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Using motorcycles and 55-cent payments, Uganda groups maps route to health care in remote villages

May 13, 2019 By David Tenenbaum
Photo: A man sits on a motorcycle in an African village.

Moses Tindyebwa, with the new motorcycle he bought with a loan from a Uganda non-profit that merges microfinance and health care accessibility. Photo by Kevin Gibbons

KAMPALA, Uganda – A nonprofit group in Uganda has issued another loan for a motorcycle-taxi that will also offer free transport for health care workers.

Motorcycle taxis are the common form of transportation in rural Uganda, and the recipient, Moses Tindyebwa, has already begun driving for hire.

But for three days a month, he will ferry health care workers to remote Ugandan villages on Bugala Island in Lake Victoria. These short but essential trips, organized by Health Access Connect (HAC), deliver government health workers to villages that, with HAC’s help, now have a health facility.

Photo: A woman and her daughter at a health clinic.

Community health worker Annet Namwanje and her daughter outside an outreach clinic in Senero village, Kalangala District, Uganda. Community health workers are village residents with some basic health training. Photo by Kevin GIbbons

By helping organize monthly clinics and lending to motorcycle buyers who are obligated for 18 months to transport health care workers, HAC “bridges the last few miles,” says Kevin Gibbons, 37, who received a master of science in conservation biology and sustainable development at University of Wisconsin–Madison in 2012.

After 18 months, assuming that Mr. Tindyebwa pays the loan as six of his predecessors have done, he will own the motorcycle. If he then he continues driving health workers, he will be paid.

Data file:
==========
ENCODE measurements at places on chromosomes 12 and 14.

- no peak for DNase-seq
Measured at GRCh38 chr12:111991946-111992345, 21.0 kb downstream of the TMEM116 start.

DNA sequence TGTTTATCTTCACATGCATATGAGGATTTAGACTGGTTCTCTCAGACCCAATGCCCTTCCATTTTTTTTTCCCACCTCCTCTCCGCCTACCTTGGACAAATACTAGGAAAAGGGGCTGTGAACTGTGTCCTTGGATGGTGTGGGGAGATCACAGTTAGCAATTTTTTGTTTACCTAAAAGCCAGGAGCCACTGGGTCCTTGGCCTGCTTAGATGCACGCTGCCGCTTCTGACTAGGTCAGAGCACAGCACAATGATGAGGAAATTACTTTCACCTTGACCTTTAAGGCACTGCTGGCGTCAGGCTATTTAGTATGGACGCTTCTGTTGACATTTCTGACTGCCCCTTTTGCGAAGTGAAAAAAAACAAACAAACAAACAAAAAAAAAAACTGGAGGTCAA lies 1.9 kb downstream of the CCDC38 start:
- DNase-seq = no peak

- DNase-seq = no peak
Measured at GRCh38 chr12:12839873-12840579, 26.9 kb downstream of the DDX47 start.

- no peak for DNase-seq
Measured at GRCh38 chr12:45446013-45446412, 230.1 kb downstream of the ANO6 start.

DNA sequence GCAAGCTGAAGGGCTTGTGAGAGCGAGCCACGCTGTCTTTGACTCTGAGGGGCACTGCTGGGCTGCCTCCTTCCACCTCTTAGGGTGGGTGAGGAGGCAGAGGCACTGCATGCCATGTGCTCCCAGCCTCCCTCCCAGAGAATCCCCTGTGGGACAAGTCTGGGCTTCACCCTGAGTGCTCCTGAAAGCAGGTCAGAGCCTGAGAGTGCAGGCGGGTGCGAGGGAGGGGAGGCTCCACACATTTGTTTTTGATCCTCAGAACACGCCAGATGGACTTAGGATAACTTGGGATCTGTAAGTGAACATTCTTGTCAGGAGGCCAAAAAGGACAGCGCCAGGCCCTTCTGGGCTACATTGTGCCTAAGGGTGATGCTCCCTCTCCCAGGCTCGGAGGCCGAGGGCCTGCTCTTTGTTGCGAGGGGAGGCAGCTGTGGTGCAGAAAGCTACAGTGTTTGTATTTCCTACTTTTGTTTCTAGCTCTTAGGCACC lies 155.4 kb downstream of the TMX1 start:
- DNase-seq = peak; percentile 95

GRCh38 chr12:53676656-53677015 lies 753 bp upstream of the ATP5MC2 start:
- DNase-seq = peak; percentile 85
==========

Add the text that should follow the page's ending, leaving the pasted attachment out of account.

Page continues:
HAC and its peculiar hybrid model of microfinance and healthcare delivery are the brainchild of Gibbons and Carolyne Ariokot, a Ugandan citizen who works at KCB Bank in Kampala.

The roots of the idea were planted during Gibbons’s graduate work at UW–Madison’s Nelson Institute for Environmental Studies. In 2008, Gibbons studied fisheries governance in Lake Victoria fishing communities.

Photo: A man sits on a motorcycle, and two other people stand next to him, in Africa.

Kevin Gibbons, HAC staffer Miiro Deo, and motorcycle taxi driver and loan recipient Mike Nsubuga pose with the first HAC motorcycle that was purchased with a loan to Nsubuga. Photo by Jimmy Kizibwe

“I was asking questions about environmental governance, migration, and whether people had enough to eat, and my interviewees would tell me, ‘You come here and build a hospital,’ and they could point to their neighbors’ houses and tell me so-and-so died of HIV three weeks ago, and this person died two months ago. I thought, ‘But healthcare is just three miles away! There’s got to be a way to fix this problem.’”

Access to trained health workers and medicine is free in Uganda.

HAC’s unusual marriage of microfinance and health care has flourished since it opened in Uganda in 2014. During 2018, the motorcycles it financed delivered health care workers to clinics in more than 30 villages, where they served more than 5,000 patients.